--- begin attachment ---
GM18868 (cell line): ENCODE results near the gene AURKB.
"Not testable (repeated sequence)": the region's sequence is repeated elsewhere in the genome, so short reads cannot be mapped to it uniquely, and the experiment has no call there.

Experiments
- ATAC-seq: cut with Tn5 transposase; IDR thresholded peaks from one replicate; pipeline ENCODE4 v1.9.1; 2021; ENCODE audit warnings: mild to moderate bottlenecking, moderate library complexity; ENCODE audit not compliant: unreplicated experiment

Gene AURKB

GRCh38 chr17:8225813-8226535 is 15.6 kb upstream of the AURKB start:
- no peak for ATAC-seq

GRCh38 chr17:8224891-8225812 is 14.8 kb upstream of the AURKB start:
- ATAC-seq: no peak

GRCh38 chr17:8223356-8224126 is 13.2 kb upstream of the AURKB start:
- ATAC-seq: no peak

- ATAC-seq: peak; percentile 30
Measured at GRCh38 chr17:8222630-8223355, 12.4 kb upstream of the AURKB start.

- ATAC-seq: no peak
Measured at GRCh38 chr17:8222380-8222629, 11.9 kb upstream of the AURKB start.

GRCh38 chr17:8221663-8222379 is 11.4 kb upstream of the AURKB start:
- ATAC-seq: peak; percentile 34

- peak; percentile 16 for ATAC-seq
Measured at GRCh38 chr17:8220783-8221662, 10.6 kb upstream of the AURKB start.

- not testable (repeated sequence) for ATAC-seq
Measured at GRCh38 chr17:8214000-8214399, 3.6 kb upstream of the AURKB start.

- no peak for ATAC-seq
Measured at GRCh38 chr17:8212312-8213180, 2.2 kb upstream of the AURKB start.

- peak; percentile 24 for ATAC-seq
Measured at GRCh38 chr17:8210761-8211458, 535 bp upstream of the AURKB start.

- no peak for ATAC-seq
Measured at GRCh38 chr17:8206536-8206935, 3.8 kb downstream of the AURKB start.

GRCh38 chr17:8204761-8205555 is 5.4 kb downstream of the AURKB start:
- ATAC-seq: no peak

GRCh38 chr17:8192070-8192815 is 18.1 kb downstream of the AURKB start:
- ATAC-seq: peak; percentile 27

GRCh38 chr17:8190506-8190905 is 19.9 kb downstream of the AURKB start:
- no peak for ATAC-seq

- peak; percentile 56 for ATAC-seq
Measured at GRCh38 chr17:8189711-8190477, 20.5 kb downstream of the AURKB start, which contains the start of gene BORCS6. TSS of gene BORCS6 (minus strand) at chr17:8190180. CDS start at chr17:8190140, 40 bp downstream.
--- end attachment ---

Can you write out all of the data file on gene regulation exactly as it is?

GM18868 (cell line): ENCODE results near the gene AURKB.
"Not testable (repeated sequence)": the region's sequence is repeated elsewhere in the genome, so short reads cannot be mapped to it uniquely, and the experiment has no call there.

Experiments
- ATAC-seq: cut with Tn5 transposase; IDR thresholded peaks from one replicate; pipeline ENCODE4 v1.9.1; 2021; ENCODE audit warnings: mild to moderate bottlenecking, moderate library complexity; ENCODE audit not compliant: unreplicated experiment

Gene AURKB

GRCh38 chr17:8225813-8226535 is 15.6 kb upstream of the AURKB start:
- no peak for ATAC-seq

GRCh38 chr17:8224891-8225812 is 14.8 kb upstream of the AURKB start:
- ATAC-seq: no peak

GRCh38 chr17:8223356-8224126 is 13.2 kb upstream of the AURKB start:
- ATAC-seq: no peak

- ATAC-seq: peak; percentile 30
Measured at GRCh38 chr17:8222630-8223355, 12.4 kb upstream of the AURKB start.

- ATAC-seq: no peak
Measured at GRCh38 chr17:8222380-8222629, 11.9 kb upstream of the AURKB start.

GRCh38 chr17:8221663-8222379 is 11.4 kb upstream of the AURKB start:
- ATAC-seq: peak; percentile 34

- peak; percentile 16 for ATAC-seq
Measured at GRCh38 chr17:8220783-8221662, 10.6 kb upstream of the AURKB start.

- not testable (repeated sequence) for ATAC-seq
Measured at GRCh38 chr17:8214000-8214399, 3.6 kb upstream of the AURKB start.

- no peak for ATAC-seq
Measured at GRCh38 chr17:8212312-8213180, 2.2 kb upstream of the AURKB start.

- peak; percentile 24 for ATAC-seq
Measured at GRCh38 chr17:8210761-8211458, 535 bp upstream of the AURKB start.

- no peak for ATAC-seq
Measured at GRCh38 chr17:8206536-8206935, 3.8 kb downstream of the AURKB start.

GRCh38 chr17:8204761-8205555 is 5.4 kb downstream of the AURKB start:
- ATAC-seq: no peak

GRCh38 chr17:8192070-8192815 is 18.1 kb downstream of the AURKB start:
- ATAC-seq: peak; percentile 27

GRCh38 chr17:8190506-8190905 is 19.9 kb downstream of the AURKB start:
- no peak for ATAC-seq

- peak; percentile 56 for ATAC-seq
Measured at GRCh38 chr17:8189711-8190477, 20.5 kb downstream of the AURKB start, which contains the start of gene BORCS6. TSS of gene BORCS6 (minus strand) at chr17:8190180. CDS start at chr17:8190140, 40 bp downstream.